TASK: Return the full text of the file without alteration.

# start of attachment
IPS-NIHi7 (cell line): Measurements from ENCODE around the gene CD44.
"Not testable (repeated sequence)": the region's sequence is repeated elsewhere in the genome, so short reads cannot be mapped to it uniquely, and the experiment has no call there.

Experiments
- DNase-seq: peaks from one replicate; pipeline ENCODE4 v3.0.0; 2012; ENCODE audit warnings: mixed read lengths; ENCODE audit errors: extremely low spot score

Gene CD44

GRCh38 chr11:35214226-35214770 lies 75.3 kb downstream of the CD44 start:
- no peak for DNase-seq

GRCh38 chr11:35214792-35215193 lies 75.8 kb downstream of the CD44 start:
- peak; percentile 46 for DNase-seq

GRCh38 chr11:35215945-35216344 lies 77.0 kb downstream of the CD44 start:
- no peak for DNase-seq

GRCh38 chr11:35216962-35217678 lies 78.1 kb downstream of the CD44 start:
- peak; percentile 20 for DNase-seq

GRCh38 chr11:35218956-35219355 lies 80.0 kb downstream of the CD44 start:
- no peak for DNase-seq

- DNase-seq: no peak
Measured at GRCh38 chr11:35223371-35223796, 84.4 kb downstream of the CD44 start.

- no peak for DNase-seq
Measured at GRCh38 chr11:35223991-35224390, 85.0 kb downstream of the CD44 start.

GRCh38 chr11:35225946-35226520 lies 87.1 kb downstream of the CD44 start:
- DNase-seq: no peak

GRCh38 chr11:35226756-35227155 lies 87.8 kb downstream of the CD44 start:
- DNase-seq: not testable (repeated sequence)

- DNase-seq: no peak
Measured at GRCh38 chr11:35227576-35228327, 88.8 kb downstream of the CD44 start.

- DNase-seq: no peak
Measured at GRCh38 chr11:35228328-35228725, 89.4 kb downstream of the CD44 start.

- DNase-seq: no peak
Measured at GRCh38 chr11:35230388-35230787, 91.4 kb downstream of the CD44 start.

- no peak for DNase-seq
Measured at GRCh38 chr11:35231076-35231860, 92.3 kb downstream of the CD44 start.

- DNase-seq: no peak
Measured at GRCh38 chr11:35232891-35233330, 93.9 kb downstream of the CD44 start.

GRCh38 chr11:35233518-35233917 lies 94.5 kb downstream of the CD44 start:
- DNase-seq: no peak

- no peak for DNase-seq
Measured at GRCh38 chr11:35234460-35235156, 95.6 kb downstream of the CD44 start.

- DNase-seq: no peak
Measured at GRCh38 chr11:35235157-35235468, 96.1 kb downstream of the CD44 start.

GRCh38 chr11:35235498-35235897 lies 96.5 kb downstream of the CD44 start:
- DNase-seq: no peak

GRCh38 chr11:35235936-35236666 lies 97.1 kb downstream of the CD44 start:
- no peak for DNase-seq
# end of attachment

IPS-NIHi7 (cell line): Measurements from ENCODE around the gene CD44.
"Not testable (repeated sequence)": the region's sequence is repeated elsewhere in the genome, so short reads cannot be mapped to it uniquely, and the experiment has no call there.

Experiments
- DNase-seq: peaks from one replicate; pipeline ENCODE4 v3.0.0; 2012; ENCODE audit warnings: mixed read lengths; ENCODE audit errors: extremely low spot score

Gene CD44

GRCh38 chr11:35214226-35214770 lies 75.3 kb downstream of the CD44 start:
- no peak for DNase-seq

GRCh38 chr11:35214792-35215193 lies 75.8 kb downstream of the CD44 start:
- peak; percentile 46 for DNase-seq

GRCh38 chr11:35215945-35216344 lies 77.0 kb downstream of the CD44 start:
- no peak for DNase-seq

GRCh38 chr11:35216962-35217678 lies 78.1 kb downstream of the CD44 start:
- peak; percentile 20 for DNase-seq

GRCh38 chr11:35218956-35219355 lies 80.0 kb downstream of the CD44 start:
- no peak for DNase-seq

- DNase-seq: no peak
Measured at GRCh38 chr11:35223371-35223796, 84.4 kb downstream of the CD44 start.

- no peak for DNase-seq
Measured at GRCh38 chr11:35223991-35224390, 85.0 kb downstream of the CD44 start.

GRCh38 chr11:35225946-35226520 lies 87.1 kb downstream of the CD44 start:
- DNase-seq: no peak

GRCh38 chr11:35226756-35227155 lies 87.8 kb downstream of the CD44 start:
- DNase-seq: not testable (repeated sequence)

- DNase-seq: no peak
Measured at GRCh38 chr11:35227576-35228327, 88.8 kb downstream of the CD44 start.

- DNase-seq: no peak
Measured at GRCh38 chr11:35228328-35228725, 89.4 kb downstream of the CD44 start.

- DNase-seq: no peak
Measured at GRCh38 chr11:35230388-35230787, 91.4 kb downstream of the CD44 start.

- no peak for DNase-seq
Measured at GRCh38 chr11:35231076-35231860, 92.3 kb downstream of the CD44 start.

- DNase-seq: no peak
Measured at GRCh38 chr11:35232891-35233330, 93.9 kb downstream of the CD44 start.

GRCh38 chr11:35233518-35233917 lies 94.5 kb downstream of the CD44 start:
- DNase-seq: no peak

- no peak for DNase-seq
Measured at GRCh38 chr11:35234460-35235156, 95.6 kb downstream of the CD44 start.

- DNase-seq: no peak
Measured at GRCh38 chr11:35235157-35235468, 96.1 kb downstream of the CD44 start.

GRCh38 chr11:35235498-35235897 lies 96.5 kb downstream of the CD44 start:
- DNase-seq: no peak

GRCh38 chr11:35235936-35236666 lies 97.1 kb downstream of the CD44 start:
- no peak for DNase-seq